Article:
Lon Po Po: A Red Riding Hood Story from China

A good woman went to visit the granny of her three little girls and told them to be very careful to close the door tight and latch it. Soon they heard a voice claiming to be their granny and when they let her in, they recognized him as a wolf by his tail and his claws. The little girls climbed a tree claiming that the ginkgo berries on it would help you live forever. When the wolf couldn’t climb, they offered to lift him in a basket. Once they had him to the top of the tree, they let him go and he died in the fall.

Ed Young, Macmillan Books ©2007 ISBN 9781435204533

Comparison
Using a Venn diagram, students can prepare a chart comparing how this Little Red-Riding Hood story is the same as, and different from, the European version. Decide whether to read them a picture book, or show them the Disney version which is short and available on YouTube.

A simple method is to ask students to first write a rather pedestrian opening sentence such as: This is a comparison of the classic European Cinderella with the Lon Po Po version. They then choose and write about at least three ways in which they are similar and at least three ways in which they are different. They conclude by stating whether they are more similar or more different. At this point, they re-write the opening sentence to be more dramatic and interesting, and also write a conclusion that has pizzazz. Voila! It may not be amazing, but it is serviceable and can be used for a “decent” B mark throughout their student life.

Kim’s Game
In this story, observation skills are very important to the survival of the girls. In Girl Guides and Boy Scouts and other youth organizations, the observation game, Kim’s Game, is very popular. Select about 20 random objects and create a visual you can project. Give students 20 seconds to observe. Then project a visual with one object removed and ask them to try to remember and write down what is missing. The name is derived from a book called Kim, written by Rudyard Kipling in 1901, in which Kim plays this game to train to be a spy.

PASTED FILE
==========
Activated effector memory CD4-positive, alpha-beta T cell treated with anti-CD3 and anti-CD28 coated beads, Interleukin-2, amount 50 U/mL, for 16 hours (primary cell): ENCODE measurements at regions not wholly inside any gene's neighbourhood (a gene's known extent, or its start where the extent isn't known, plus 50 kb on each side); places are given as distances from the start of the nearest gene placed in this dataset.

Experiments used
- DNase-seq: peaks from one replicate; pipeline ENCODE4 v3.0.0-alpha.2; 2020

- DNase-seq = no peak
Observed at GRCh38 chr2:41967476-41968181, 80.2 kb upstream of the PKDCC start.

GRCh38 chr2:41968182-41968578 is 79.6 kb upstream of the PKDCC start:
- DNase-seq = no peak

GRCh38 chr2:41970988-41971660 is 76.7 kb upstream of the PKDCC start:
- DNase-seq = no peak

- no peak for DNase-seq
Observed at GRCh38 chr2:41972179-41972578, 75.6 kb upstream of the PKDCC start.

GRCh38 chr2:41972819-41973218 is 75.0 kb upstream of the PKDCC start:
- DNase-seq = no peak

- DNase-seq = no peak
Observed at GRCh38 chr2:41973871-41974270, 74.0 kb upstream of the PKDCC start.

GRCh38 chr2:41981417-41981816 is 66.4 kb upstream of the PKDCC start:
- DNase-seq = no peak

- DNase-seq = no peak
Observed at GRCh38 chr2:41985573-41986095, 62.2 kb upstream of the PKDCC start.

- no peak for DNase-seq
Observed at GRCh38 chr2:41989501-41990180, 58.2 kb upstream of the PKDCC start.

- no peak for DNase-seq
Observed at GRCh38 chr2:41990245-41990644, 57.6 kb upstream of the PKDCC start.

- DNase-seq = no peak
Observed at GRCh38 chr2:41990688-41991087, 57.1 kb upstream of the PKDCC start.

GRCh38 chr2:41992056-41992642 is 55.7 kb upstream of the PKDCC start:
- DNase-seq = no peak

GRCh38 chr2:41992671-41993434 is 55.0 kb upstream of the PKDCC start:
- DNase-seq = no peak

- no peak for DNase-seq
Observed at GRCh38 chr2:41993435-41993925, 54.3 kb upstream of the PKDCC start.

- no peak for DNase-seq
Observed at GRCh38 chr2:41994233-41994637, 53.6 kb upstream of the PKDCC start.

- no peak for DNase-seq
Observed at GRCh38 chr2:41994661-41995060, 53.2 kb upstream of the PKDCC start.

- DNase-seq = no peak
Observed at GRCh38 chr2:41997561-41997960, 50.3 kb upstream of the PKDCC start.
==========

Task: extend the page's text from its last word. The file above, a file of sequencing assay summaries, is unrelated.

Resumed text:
Extreme Writing Topics
There should always be three prompts for an Extreme Writing inspiration. Otherwise students waste time making a decision. For a complete description of the process, see my book, The Power of Extreme Writing, or visit Extreme Writing.

The children were very trusting at first; tell stories of times when you trusted someone or something and how it worked out. The children lifted the wolf; tell stories of things you have lifted and carried. Stories of any encounters with dangerous animals (dogs, crows, raccoons, coyotes, cats, bees) and how it turned out.

For more creative writing ideas, clock on Lon Po Po to download.

The Extraordinary Mark Twain (According to Susy)

mark-twain-coverThis is the story of Mark Twain’s life in picture book form, with accompanying anecdotes from Susy who is writing this memoir so we can meet the “real” Mark Twain.  Susy, Mark Twain’s favourite daughter, did keep a memoir of observations of her dad for a short period of time, and excerpts from it are included as little fold out pages.  She talks about their home, his writing process and the role her mom plays, his leisure activities, and much more.

Barbara Kerley, Scholastic, ©2010, ISBN 978-0-545-12508-6

Spelling Mistakes